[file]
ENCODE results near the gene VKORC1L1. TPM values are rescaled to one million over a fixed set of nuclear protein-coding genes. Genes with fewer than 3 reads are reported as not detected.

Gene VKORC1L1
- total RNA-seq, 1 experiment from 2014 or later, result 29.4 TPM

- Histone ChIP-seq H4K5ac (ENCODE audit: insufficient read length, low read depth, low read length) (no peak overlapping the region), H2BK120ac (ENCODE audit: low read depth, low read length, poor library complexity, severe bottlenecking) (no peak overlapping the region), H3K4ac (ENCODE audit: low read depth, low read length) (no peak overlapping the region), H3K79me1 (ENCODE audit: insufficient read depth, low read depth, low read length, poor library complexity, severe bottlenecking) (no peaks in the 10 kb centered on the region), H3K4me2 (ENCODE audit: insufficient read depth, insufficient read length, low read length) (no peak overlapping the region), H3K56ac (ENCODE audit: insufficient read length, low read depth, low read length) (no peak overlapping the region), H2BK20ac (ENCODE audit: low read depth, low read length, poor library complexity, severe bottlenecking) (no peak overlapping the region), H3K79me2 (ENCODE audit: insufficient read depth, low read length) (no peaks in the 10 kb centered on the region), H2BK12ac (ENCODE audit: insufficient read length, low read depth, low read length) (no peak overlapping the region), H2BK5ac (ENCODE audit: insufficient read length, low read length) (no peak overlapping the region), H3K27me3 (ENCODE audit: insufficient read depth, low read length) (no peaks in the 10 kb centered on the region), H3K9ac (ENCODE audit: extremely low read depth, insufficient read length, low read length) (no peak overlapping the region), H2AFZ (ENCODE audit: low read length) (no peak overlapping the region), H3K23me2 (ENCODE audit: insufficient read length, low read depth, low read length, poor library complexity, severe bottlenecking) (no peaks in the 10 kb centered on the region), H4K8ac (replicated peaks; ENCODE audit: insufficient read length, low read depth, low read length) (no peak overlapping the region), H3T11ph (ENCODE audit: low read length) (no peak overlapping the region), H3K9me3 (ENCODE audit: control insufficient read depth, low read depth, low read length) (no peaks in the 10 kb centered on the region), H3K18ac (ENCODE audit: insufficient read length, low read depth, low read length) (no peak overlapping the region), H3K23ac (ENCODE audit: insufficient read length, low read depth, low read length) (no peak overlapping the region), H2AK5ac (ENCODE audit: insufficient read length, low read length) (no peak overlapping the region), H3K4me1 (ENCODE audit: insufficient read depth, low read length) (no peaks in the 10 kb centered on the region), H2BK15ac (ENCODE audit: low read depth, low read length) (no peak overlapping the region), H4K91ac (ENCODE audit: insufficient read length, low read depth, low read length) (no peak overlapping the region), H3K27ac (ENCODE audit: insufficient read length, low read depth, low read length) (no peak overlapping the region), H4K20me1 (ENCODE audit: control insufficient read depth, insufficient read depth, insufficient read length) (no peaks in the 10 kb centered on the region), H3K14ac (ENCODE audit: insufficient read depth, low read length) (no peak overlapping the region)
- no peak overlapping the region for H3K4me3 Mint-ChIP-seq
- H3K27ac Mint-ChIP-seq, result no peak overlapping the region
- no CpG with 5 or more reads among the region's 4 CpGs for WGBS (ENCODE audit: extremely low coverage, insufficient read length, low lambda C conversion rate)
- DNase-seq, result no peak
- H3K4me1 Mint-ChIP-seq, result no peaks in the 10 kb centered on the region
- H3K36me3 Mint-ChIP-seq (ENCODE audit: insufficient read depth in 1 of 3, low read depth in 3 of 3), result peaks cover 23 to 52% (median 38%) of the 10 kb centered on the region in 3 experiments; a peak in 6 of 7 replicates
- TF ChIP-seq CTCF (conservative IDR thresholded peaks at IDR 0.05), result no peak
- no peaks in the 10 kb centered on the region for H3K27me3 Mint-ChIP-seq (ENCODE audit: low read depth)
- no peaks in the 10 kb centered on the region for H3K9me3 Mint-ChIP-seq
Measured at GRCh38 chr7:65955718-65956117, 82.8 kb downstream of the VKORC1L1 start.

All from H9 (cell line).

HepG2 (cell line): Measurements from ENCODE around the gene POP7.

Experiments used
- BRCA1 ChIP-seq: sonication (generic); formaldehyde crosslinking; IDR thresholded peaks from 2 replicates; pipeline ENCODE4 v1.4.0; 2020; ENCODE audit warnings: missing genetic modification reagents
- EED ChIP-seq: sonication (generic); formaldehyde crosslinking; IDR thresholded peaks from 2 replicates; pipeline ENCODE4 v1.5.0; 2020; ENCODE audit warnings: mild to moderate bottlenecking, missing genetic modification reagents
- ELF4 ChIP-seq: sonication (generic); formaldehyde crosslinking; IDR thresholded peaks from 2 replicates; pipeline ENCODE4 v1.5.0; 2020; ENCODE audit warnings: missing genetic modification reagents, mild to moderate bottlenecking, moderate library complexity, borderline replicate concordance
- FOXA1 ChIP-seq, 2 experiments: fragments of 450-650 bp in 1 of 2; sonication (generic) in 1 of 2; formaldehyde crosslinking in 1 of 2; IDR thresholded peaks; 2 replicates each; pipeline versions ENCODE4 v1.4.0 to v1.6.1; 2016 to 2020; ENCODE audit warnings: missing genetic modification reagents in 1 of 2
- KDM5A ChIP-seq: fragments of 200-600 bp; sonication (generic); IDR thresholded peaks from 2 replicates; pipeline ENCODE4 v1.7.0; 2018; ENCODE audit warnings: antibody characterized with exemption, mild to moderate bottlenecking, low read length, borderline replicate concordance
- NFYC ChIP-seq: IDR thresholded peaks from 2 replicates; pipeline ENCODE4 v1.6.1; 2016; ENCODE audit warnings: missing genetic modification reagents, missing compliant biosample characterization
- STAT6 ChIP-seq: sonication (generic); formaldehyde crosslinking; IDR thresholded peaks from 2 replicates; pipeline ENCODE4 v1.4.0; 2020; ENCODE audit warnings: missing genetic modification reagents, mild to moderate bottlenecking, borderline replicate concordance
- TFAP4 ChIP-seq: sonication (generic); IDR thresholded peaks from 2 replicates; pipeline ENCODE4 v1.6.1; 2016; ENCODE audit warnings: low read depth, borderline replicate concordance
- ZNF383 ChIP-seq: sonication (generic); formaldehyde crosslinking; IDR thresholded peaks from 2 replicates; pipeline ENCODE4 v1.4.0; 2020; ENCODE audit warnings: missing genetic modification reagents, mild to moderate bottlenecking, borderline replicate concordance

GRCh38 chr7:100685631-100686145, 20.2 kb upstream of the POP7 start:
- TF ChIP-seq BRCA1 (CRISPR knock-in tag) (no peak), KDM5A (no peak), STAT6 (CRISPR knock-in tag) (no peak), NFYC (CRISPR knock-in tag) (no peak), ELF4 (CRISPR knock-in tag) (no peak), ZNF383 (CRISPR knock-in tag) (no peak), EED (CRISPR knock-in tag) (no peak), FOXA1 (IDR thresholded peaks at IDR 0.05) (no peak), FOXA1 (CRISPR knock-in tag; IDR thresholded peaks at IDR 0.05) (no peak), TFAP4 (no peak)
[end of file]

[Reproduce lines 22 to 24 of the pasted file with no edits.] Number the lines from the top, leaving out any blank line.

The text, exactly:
- KDM5A ChIP-seq: fragments of 200-600 bp; sonication (generic); IDR thresholded peaks from 2 replicates; pipeline ENCODE4 v1.7.0; 2018; ENCODE audit warnings: antibody characterized with exemption, mild to moderate bottlenecking, low read length, borderline replicate concordance
- NFYC ChIP-seq: IDR thresholded peaks from 2 replicates; pipeline ENCODE4 v1.6.1; 2016; ENCODE audit warnings: missing genetic modification reagents, missing compliant biosample characterization
- STAT6 ChIP-seq: sonication (generic); formaldehyde crosslinking; IDR thresholded peaks from 2 replicates; pipeline ENCODE4 v1.4.0; 2020; ENCODE audit warnings: missing genetic modification reagents, mild to moderate bottlenecking, borderline replicate concordance